Sagan wins stage 1 of the 2013 USA Pro Challenge
Slovak champion wins Colorado opener after aggressive close to a short day of racing
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Peter Sagan won stage 1 of the USA Pro Challenge in Aspen, Colorado, on Monday. Sagan (Cannondale) won a bunch sprint to close a furious finale to the 97.6-kilometer circuit race between Aspen and Snowmass Village.
Greg Van Avermaet (BMC Racing) was second and Kiel Reijnen (UnitedHealthcare) was third.
Sagan pulled on the overall leader’s jersey after the race’s opening stage. With no time bonuses on the line, the Slovak champion is tied on time with Van Avermaet and Reijnen.
“Maybe I was favorite for the people, but for me I’m very surprised I’m very happy. I should thank all my teammates because they were on the front,” said Sagan. “We are very happy when we take the victory for the team.”
The USA Pro Challenge continues Tuesday with the 202km second stage, from Aspen to Breckenridge. The route features the 22km climb of the Cat. 1 Independence Pass after just 8.8km of racing. Riders will face the Cat. 2 Hoosier Pass climb late in the stage before the 4km Moonstone Road ascent to the Cat. 3 Boreas Pass KOM leads to the technical, 4km descent to the finish.
A trio strikes at Snowmass
The peloton faced a short day in the saddle to open the third edition of the Colorado tour. Two climbs — the Cat. 4 Snowmass and McLain Flats ascents — marked each of three laps, though there were no KOM points on offer in the opening trip around the 32.2km circuit.
After the peloton snuffed out an early move that contained Craig Lewis (Champion System), Jeremy Vennell (Bissell), and Tyler Wren (Jamis-Hagens Berman), among others, Lewis countered and sprung the day’s long breakaway. Ian Burnett (Jelly Belly-Kenda) and Matthew Cooke (Jamis) followed and the trio built up an advantage that went out to almost 2:30.
Attacking his companions, Cooke took top points on the day’s first rated climb at Snowmass Village. Lewis followed through for second, with Wren grabbing a single point from the peloton.
“To me, I cannot sprint,” said Cooke. “It’s just something that will not happen. So I have to go for the KOM jersey. And yeah, that’s what I did.”
With Sagan in the race, the chasing duties fell to Cannondale and the Italian squad took up its post at the front. The escapees held an advantage of 1:40 over the top of the McLain Flats climb with 42km to go. Cooke took top points over the Cat. 4 summit after Lewis was unable to respond to an uptick in the pace near the top.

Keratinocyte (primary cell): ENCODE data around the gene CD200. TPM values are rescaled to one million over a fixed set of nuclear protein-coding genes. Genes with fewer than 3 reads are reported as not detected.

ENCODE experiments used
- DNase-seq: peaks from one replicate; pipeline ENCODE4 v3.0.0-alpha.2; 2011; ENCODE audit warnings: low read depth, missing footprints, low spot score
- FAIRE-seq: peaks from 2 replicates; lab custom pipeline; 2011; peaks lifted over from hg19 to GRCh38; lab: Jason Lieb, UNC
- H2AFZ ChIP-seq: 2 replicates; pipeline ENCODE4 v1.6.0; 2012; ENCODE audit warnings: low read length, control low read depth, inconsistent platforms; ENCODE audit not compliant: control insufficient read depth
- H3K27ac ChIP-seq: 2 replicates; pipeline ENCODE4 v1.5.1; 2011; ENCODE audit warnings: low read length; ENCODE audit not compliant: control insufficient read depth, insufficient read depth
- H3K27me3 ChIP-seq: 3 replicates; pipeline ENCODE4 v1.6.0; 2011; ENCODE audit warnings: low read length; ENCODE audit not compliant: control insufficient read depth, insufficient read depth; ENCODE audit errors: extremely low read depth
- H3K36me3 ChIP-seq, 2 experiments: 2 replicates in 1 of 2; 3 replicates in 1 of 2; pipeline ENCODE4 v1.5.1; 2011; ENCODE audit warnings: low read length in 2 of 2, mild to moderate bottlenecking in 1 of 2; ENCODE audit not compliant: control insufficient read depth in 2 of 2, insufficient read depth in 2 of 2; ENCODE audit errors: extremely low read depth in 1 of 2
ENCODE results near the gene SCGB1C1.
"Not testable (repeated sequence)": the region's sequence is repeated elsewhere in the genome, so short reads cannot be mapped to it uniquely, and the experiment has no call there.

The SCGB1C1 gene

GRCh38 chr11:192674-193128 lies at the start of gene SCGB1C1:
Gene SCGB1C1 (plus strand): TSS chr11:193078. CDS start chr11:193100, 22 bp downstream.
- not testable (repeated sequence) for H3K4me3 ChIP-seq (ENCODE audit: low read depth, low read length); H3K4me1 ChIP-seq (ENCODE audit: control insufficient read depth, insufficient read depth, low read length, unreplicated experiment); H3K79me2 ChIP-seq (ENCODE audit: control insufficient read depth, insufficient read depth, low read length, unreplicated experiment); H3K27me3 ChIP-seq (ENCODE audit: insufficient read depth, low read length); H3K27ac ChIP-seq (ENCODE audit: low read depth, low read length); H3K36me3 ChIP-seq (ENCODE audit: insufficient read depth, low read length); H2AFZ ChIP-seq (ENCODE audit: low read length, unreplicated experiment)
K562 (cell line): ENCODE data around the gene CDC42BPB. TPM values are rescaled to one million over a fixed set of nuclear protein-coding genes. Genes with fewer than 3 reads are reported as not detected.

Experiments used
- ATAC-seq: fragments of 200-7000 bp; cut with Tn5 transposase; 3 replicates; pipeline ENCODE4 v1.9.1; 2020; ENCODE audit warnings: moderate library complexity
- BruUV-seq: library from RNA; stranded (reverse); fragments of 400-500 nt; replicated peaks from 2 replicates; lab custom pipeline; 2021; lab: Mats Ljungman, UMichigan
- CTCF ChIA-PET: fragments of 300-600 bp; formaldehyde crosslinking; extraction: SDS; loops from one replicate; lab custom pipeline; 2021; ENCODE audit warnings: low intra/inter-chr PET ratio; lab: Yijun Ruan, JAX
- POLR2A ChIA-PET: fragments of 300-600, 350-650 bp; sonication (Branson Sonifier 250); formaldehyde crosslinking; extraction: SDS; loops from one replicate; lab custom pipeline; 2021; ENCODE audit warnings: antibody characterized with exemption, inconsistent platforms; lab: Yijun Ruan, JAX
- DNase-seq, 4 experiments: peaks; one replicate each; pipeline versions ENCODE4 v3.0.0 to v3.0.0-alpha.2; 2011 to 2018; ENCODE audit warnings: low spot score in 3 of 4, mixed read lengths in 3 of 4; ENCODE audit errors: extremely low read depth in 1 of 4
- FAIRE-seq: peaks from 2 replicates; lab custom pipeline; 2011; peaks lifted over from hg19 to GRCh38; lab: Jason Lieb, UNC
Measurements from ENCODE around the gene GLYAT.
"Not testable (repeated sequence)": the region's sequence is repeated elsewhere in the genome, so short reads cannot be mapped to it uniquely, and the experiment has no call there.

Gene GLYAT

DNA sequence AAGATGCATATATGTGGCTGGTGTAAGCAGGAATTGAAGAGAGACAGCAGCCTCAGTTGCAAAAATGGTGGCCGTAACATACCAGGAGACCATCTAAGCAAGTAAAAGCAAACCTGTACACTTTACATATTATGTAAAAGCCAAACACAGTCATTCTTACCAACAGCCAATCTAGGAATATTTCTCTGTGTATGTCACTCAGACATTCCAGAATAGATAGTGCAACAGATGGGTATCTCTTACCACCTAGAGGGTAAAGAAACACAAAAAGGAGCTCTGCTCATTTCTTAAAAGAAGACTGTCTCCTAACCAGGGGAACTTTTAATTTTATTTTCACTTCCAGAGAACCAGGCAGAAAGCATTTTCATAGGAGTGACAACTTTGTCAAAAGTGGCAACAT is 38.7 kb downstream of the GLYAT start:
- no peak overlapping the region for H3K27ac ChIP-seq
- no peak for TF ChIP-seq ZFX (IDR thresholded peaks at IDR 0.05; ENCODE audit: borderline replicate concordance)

The trio came back together on the run-in to Aspen and Lewis took revenge when he launched a sharp acceleration to snag the sprint points at the start/finish. The gap was just 1:20 when the peloton followed through the line shortly after, Juraj Sagan leading a group of seven Cannondale riders, his brother, Peter, tucked in ahead of a line of BMC Racing men.
Cooke closed the gap and the leaders started the final lap intact.
Cannondale continued to push on at the front of the bunch, trimming the gap to 1:10 with 25km to go.
With 18km to go, the gap was down to 45 seconds.
As Cannondale began to slow at the front, Jens Voigt moved up the left gutter, bringing a group of RadioShack-Leopard riders to the front. Sagan and Co. faded to the right, down to just three riders.
Up ahead, the support cars came out of the gap and Burnett fell off the pace. With 14km to go, it was Lewis leading Cooke up the McLain Flats climb. When the pair reached the final, steep ramp, Lewis accelerated, but couldn’t shake Cooke, and then lost contact with the Jamis man. The race’s first climber’s jersey would be Cooke’s. Lewis’ efforts earned him the most aggressive rider award.
“It is great to start the race with a jersey and to get on the podium the first day,” Lewis said in a press release. “It is kind of my home state now. I love Aspen and I love the crowds in Colorado. I’m super motivated every day.”
On his first day back to serious racing since celebrating on the Champs Élysées, Tour de France champion Chris Froome (Sky) came unhitched on the climb. Froome had worked to keep his teammates near the front of the bunch and said later that he backed off to avoid going to deep ahead of Tuesday’s three-climb stage.
“My job today was helping the other guys get up to the front, once I’d done that I just took it a bit easier,” Froome said. “Tomorrow’s a big day and I want to be able to help again tomorrow, so there was no need to work any harder than necessary today.”